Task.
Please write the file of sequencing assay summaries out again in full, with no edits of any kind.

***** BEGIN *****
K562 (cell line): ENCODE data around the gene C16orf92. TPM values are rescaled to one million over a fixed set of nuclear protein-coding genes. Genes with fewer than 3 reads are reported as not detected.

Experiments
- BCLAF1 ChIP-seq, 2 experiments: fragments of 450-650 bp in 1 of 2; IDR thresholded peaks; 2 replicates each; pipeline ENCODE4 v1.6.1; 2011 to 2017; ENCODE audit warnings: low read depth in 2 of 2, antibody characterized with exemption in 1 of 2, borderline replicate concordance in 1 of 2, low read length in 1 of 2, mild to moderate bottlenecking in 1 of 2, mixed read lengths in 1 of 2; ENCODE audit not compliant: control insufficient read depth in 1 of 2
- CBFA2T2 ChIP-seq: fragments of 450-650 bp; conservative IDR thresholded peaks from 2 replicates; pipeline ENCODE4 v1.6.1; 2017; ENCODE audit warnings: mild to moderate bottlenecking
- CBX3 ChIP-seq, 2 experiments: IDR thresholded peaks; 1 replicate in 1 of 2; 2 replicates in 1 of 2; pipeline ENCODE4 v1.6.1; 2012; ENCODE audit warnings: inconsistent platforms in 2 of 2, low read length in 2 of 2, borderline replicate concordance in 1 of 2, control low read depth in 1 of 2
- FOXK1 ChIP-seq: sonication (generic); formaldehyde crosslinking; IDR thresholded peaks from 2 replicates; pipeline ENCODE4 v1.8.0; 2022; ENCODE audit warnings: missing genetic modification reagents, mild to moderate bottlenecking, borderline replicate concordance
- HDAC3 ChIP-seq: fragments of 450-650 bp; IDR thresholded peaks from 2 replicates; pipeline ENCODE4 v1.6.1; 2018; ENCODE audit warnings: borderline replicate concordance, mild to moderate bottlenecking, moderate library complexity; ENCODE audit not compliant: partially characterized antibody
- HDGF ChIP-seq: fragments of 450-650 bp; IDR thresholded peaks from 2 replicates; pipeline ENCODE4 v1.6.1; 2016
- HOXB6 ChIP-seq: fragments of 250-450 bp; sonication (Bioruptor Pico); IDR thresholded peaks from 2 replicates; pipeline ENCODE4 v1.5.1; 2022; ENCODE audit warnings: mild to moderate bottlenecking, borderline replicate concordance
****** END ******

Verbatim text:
K562 (cell line): ENCODE data around the gene C16orf92. TPM values are rescaled to one million over a fixed set of nuclear protein-coding genes. Genes with fewer than 3 reads are reported as not detected.

Experiments
- BCLAF1 ChIP-seq, 2 experiments: fragments of 450-650 bp in 1 of 2; IDR thresholded peaks; 2 replicates each; pipeline ENCODE4 v1.6.1; 2011 to 2017; ENCODE audit warnings: low read depth in 2 of 2, antibody characterized with exemption in 1 of 2, borderline replicate concordance in 1 of 2, low read length in 1 of 2, mild to moderate bottlenecking in 1 of 2, mixed read lengths in 1 of 2; ENCODE audit not compliant: control insufficient read depth in 1 of 2
- CBFA2T2 ChIP-seq: fragments of 450-650 bp; conservative IDR thresholded peaks from 2 replicates; pipeline ENCODE4 v1.6.1; 2017; ENCODE audit warnings: mild to moderate bottlenecking
- CBX3 ChIP-seq, 2 experiments: IDR thresholded peaks; 1 replicate in 1 of 2; 2 replicates in 1 of 2; pipeline ENCODE4 v1.6.1; 2012; ENCODE audit warnings: inconsistent platforms in 2 of 2, low read length in 2 of 2, borderline replicate concordance in 1 of 2, control low read depth in 1 of 2
- FOXK1 ChIP-seq: sonication (generic); formaldehyde crosslinking; IDR thresholded peaks from 2 replicates; pipeline ENCODE4 v1.8.0; 2022; ENCODE audit warnings: missing genetic modification reagents, mild to moderate bottlenecking, borderline replicate concordance
- HDAC3 ChIP-seq: fragments of 450-650 bp; IDR thresholded peaks from 2 replicates; pipeline ENCODE4 v1.6.1; 2018; ENCODE audit warnings: borderline replicate concordance, mild to moderate bottlenecking, moderate library complexity; ENCODE audit not compliant: partially characterized antibody
- HDGF ChIP-seq: fragments of 450-650 bp; IDR thresholded peaks from 2 replicates; pipeline ENCODE4 v1.6.1; 2016
- HOXB6 ChIP-seq: fragments of 250-450 bp; sonication (Bioruptor Pico); IDR thresholded peaks from 2 replicates; pipeline ENCODE4 v1.5.1; 2022; ENCODE audit warnings: mild to moderate bottlenecking, borderline replicate concordance